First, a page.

Somalia’s al Shabaab Say They Executed French Hostage

Somalia’s al Shabaab Say They Executed French Hostage

Somali militants linked to al Qaeda said on Thursday they had executed a French agent whom French armed forces had tried to rescue at the weekend.

Somalia’s al Shabaab Say They Executed French Hostage

"16:30 GMT, Wednesday, 16 January, 2013. Denis Allex is executed," the al Shabaab rebel group said on its Twitter feed Thursday, with the report confirmed by a senior Shebab official who said the group might release audio and video of the "execution."

"Audio and video are available and will be released any time we decide," he told AFP, saying the hostage, whose name is likely a pseudonym, was killed in Bulomarer, a town south of Mogadishu still under Shebab control.

"Let Muslims enjoy his execution and the French cry," Sheikh Abdiasis Abu Musab, al Shabaab's spokesman for military operations, told Reuters by telephone.

The militants said on Wednesday the decision to kill Allex was unanimous and followed three years of what it called exhaustive attempts at negotiation.

France has consistently said it believed Allex was killed in Saturday's failed rescue mission and have accused the militants of manipulating the media with their latest statements.

Two French commandos were killed in the failed raid which coincided with the launch of French air strikes against Islamist militants in the West African country of Mali. The French retrieved one of the bodies. Pictures of the second soldier, presented by the al Shabaab as the commander of the raid, have been posted on the Islamists’ Twitter account.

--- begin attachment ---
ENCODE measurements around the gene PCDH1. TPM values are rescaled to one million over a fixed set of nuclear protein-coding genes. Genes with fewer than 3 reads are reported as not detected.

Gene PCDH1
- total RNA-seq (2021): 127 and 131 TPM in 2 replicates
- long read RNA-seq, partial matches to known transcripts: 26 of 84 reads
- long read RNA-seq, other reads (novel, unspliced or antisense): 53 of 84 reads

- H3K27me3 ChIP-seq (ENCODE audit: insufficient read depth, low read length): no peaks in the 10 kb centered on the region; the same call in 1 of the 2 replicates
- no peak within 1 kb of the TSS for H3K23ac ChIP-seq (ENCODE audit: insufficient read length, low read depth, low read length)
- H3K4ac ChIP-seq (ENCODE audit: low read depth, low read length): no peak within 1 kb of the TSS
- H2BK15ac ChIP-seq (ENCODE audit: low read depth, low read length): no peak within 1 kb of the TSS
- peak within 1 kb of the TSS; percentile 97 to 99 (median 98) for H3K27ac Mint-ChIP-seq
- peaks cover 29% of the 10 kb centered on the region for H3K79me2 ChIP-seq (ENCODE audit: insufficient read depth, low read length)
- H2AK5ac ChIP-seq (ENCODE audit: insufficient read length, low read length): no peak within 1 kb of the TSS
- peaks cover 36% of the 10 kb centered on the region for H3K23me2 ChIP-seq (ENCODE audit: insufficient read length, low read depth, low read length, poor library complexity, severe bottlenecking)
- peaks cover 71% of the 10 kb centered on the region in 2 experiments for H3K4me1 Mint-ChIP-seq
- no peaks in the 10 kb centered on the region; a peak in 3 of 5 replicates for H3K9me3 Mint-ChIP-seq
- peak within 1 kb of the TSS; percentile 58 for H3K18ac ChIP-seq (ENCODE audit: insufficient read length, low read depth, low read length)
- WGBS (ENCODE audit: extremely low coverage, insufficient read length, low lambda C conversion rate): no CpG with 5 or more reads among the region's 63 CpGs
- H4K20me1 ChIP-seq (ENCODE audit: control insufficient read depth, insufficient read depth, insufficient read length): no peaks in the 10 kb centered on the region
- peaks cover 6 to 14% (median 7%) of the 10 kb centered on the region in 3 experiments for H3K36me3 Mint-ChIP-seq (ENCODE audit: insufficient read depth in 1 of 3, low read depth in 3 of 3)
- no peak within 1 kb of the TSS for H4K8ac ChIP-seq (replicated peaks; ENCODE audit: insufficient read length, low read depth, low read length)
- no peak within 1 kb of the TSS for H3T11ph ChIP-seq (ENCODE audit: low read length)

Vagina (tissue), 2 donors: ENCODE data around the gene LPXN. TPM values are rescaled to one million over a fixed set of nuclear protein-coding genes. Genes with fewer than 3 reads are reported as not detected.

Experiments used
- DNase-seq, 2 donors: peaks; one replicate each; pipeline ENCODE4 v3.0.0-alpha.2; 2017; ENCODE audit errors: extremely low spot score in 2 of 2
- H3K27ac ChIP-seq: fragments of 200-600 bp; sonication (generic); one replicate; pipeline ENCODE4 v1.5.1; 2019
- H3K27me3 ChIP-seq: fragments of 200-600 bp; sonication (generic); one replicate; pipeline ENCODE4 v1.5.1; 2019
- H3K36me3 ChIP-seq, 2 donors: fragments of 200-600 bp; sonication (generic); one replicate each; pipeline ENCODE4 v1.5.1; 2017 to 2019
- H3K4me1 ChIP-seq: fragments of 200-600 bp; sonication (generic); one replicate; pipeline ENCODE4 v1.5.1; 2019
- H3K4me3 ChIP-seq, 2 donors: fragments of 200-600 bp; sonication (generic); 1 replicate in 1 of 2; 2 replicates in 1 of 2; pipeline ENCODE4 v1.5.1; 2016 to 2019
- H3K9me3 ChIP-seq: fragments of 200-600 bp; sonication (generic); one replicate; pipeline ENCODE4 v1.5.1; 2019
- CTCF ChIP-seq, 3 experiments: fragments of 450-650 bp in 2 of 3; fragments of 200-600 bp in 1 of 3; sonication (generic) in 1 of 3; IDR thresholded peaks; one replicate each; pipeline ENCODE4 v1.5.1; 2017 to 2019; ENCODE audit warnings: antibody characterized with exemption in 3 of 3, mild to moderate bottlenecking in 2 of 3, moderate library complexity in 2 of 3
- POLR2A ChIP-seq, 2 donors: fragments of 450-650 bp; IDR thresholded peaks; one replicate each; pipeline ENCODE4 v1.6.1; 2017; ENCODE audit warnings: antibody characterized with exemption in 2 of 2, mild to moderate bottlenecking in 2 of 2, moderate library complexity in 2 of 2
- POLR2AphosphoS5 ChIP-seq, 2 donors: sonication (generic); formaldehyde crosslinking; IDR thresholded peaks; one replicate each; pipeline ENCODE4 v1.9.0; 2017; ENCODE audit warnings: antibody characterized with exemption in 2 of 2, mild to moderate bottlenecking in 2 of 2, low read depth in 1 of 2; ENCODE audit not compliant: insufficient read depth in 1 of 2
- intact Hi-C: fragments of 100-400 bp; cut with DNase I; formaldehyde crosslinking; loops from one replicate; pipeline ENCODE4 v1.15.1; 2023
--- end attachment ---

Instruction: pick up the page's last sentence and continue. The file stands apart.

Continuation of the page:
Witnesses said eight civilians died during the raid to free Allex.

The group also cited "France’s increasing persecution of Muslims around the world, its oppressive anti-Islam policies at home, French military operations in … Afghanistan and, most recently, in Mali."

French Defence Minister Jean-Yves Le Drian said Saturday that the raid, by the elite DGSE secret service, was sparked by the "intransigence of the terrorists who have refused to negotiate for three and a half years and were holding Denis Allex in inhuman conditions."

Le Drian’s explanation was that French troops had underestimated the Islamist rebels’ strength when they launched the operation involving some 50 troops and at least five helicopters — and some help from Washington.

President Barack Obama has acknowledged that US forces provided limited technical support for the operation, but said they had played no role in the fighting.

Denis Allex is the longest held French hostage overseas since French-Colombian Ingrid Betancourt, who had been held for more than six years by Colombian guerrillas until being rescued by Colombia’s security forces in 2008.

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